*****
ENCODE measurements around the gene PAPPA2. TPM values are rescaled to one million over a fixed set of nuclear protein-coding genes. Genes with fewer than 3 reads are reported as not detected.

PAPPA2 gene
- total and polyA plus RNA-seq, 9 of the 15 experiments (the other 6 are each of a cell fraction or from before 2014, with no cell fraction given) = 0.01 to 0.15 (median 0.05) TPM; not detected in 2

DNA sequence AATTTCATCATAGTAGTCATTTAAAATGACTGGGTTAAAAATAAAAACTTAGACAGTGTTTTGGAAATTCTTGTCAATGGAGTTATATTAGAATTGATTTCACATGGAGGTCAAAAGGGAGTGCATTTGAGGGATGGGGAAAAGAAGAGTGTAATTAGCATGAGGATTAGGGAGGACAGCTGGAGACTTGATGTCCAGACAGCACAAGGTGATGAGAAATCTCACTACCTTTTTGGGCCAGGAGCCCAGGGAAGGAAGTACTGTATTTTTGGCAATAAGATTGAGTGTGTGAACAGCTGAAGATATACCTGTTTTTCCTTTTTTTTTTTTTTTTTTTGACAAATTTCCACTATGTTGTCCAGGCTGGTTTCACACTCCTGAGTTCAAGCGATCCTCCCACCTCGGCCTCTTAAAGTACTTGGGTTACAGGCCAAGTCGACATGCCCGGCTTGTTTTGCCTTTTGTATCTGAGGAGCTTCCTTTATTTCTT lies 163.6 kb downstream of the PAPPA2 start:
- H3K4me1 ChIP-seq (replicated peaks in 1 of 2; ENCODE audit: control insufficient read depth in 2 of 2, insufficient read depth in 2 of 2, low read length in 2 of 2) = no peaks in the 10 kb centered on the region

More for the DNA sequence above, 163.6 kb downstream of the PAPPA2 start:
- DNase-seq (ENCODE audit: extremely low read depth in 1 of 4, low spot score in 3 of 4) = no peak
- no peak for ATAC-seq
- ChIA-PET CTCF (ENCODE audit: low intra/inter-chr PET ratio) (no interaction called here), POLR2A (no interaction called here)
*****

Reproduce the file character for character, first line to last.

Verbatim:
ENCODE measurements around the gene PAPPA2. TPM values are rescaled to one million over a fixed set of nuclear protein-coding genes. Genes with fewer than 3 reads are reported as not detected.

PAPPA2 gene
- total and polyA plus RNA-seq, 9 of the 15 experiments (the other 6 are each of a cell fraction or from before 2014, with no cell fraction given) = 0.01 to 0.15 (median 0.05) TPM; not detected in 2

DNA sequence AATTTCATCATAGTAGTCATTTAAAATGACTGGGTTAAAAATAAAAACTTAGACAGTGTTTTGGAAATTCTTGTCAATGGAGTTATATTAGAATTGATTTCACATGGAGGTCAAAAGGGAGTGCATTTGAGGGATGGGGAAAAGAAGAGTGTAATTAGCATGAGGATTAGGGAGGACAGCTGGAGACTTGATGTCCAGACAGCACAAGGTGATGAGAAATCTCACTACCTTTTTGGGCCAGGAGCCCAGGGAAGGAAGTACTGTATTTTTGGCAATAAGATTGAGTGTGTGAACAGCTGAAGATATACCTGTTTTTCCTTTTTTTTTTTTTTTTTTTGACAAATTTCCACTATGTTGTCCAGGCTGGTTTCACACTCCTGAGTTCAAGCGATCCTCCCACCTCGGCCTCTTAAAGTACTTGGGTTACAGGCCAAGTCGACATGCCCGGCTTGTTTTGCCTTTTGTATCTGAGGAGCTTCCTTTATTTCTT lies 163.6 kb downstream of the PAPPA2 start:
- H3K4me1 ChIP-seq (replicated peaks in 1 of 2; ENCODE audit: control insufficient read depth in 2 of 2, insufficient read depth in 2 of 2, low read length in 2 of 2) = no peaks in the 10 kb centered on the region

More for the DNA sequence above, 163.6 kb downstream of the PAPPA2 start:
- DNase-seq (ENCODE audit: extremely low read depth in 1 of 4, low spot score in 3 of 4) = no peak
- no peak for ATAC-seq
- ChIA-PET CTCF (ENCODE audit: low intra/inter-chr PET ratio) (no interaction called here), POLR2A (no interaction called here)